Friday, 27 September 2013

To plan or not to plan? That is the question

Should I have a career plan? A question we think we should be asking ourselves, but what will a plan do for you? And if you want a plan, how do you go about getting one?

A friend posed the question the other day, 'does anyone have a five year plan?'

A quick poll in the pub of our school friends - thoughtful, successful and intelligent folk - suggested that no, not everyone has a five year plan, in fact not many of us have any sort of plan at all.

I think there are benefits to having a plan, because if you have a vision of what you'd like to aim for its easier to work out how to get there.

However, I think it's easy to give yourself a hard time for not having a plan. We might assume that its only the people who are single minded about their long term goals who will be successful, and that's definitely not helpful.

So my answer to 'does everyone have a plan?' is 'do you want a plan?' and 'what would be different if you had a plan?'

If you decide you'd like a plan, but you don't know where to start, maybe begin with creating your vision of the future. Ask yourself questions like 'where will I be living', 'In what sort of environment will I be working?', 'who else will be there?', 'What skills will I be using?', 'What am I truly passionate about?'. You could keep a vision notebook where you jot down pieces of your vision. Many of my clients enjoy creating a vision board of what they want their life to look like using pictures from magazines that inspire them.

Your plan will fall out of this vision. Ask yourself 'what do I already have that will help me create this vision?' This could be experience, contacts or skills.

And if you don't want a plan, don't force yourself to have one! Sometimes not having a plan is liberating, and not rigidly sticking to a plan you do have means you can be truly open to opportunity.

I was reminded about this on a recent canoeing trip: I was quite keen on knowing where we would start and where we would finish and how we'd get back, and one of my friends was keen on just having an amazing adventure and seeing how far we could paddle. Once we got out on the water I started to shift into the "no plan" camp, just enjoying the scenery, not worried about how far we'd gone or when we'd reach the next landing.

Sometimes I think we can be so fixed on the end goal we forget to enjoy the journey. And there's so much to see on the journey!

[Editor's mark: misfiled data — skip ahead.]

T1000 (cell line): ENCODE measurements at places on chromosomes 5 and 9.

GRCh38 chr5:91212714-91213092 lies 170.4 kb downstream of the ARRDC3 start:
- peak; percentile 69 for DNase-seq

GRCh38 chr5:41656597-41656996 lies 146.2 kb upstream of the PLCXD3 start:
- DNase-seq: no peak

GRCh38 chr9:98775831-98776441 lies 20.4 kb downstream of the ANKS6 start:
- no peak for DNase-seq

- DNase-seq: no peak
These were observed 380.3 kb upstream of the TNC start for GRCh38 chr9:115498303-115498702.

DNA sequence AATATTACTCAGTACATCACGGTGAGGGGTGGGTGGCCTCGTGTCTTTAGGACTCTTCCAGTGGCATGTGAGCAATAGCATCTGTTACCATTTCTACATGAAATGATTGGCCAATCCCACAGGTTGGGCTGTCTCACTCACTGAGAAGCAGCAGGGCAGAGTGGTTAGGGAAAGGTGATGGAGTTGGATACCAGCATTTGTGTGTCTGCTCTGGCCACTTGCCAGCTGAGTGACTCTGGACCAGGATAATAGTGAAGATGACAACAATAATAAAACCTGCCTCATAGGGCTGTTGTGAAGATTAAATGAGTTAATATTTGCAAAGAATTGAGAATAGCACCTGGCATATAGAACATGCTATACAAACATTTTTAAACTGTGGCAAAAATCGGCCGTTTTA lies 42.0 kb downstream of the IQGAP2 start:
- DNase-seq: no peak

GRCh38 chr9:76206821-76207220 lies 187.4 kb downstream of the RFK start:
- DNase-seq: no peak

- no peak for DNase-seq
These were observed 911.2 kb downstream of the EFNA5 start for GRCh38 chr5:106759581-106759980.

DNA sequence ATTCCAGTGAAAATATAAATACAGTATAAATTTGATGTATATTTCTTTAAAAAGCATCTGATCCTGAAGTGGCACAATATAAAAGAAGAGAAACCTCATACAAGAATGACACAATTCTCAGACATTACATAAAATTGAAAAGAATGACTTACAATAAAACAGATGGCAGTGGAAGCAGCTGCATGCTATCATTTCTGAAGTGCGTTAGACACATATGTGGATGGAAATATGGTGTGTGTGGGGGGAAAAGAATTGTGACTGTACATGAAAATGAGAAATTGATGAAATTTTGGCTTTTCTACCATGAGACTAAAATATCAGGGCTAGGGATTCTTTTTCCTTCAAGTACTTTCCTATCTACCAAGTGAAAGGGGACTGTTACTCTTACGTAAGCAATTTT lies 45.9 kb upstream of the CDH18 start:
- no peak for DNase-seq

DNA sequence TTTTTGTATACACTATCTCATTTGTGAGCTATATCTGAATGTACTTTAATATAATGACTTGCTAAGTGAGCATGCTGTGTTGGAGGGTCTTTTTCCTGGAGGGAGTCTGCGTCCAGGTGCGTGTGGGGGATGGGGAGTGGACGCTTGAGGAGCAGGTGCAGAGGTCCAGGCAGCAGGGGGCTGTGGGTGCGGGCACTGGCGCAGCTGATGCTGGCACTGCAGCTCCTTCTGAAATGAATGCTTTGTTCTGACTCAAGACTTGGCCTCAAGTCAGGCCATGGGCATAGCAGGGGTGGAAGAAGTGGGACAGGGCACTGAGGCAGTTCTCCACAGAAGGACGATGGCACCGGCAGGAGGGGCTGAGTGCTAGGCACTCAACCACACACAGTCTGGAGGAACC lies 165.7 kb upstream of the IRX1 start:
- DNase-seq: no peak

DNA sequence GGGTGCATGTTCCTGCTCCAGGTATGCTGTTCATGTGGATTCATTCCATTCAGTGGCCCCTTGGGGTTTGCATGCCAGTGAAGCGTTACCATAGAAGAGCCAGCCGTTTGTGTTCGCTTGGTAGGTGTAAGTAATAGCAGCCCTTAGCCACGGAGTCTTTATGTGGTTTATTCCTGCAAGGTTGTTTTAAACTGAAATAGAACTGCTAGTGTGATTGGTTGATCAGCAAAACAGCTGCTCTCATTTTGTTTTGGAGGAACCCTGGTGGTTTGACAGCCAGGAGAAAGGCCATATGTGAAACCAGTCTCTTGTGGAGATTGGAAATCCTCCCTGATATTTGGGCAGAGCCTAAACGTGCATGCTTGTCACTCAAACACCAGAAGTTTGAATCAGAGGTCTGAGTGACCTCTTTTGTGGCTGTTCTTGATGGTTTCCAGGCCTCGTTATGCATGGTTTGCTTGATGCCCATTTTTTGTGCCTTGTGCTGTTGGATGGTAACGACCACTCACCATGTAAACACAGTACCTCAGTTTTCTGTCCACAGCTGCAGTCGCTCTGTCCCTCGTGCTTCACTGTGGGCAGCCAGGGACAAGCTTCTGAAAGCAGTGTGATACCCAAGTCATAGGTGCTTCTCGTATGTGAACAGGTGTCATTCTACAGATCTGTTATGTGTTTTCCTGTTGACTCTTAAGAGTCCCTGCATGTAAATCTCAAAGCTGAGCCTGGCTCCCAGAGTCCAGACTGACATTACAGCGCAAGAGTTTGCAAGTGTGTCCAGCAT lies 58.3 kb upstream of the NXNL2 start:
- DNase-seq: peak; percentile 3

So there's pros and cons to planning. Certainly spending some time creating a vision of the future and working out how you'll get there is useful. But it's not for everyone, or every situation. Sometimes it's nice just to let the scenery of the river glide by, and see where you end up.

The above photo was taken at the start of our canoeing trip on the river Wye in Herefordshire, with thanks to Matt, Luke, Barny, Chris and Evan for an amazing weekend. Thanks also to Neil, Greg and Bryony for being the inquisitive school friends in question.

If you'd like to find out more about how working with a coach could help you be the person you want to be, and achieve what you want to achieve, email me at  and if I'm not the coach for you, I have a network of talented associates I can put you in touch with.

Jennifer McCanna, Professional Leadership Coach
Follow me on twitter @jenthecoach


  1. Jen,

    Clearly you’re talking about poker:

    We’re at the table (though not by accident), but counting cards ain’t happenin’ with a multi-deck – so just let them fall. My aim would be to stay flexible, and positioned to capitalize (planning as preparation rather than programming?).

    Any self-respecting player needs an exit plan – to recognise when it’s time to walk (with enough in reserve for a cab) - but let’s hope it doesn’t come to that.

    The ultimate aim is to have fun – not load up on ‘winnings’ (especially at the expense of someone else), so I’d try not to get distracted by the game. The focus should always be friends, whisky & the craic… speaking of which, I’m sorry to have missed your evening in the pub.

    Enjoying your blog. Keep it up.

  2. I love the poker analogy, applying flexibility - being open to something new or unexpected, and balance - not being focused on one outcome, I reckon can help us out in many situations.

    We always miss you too, see you for the craic anon.....

    Jen x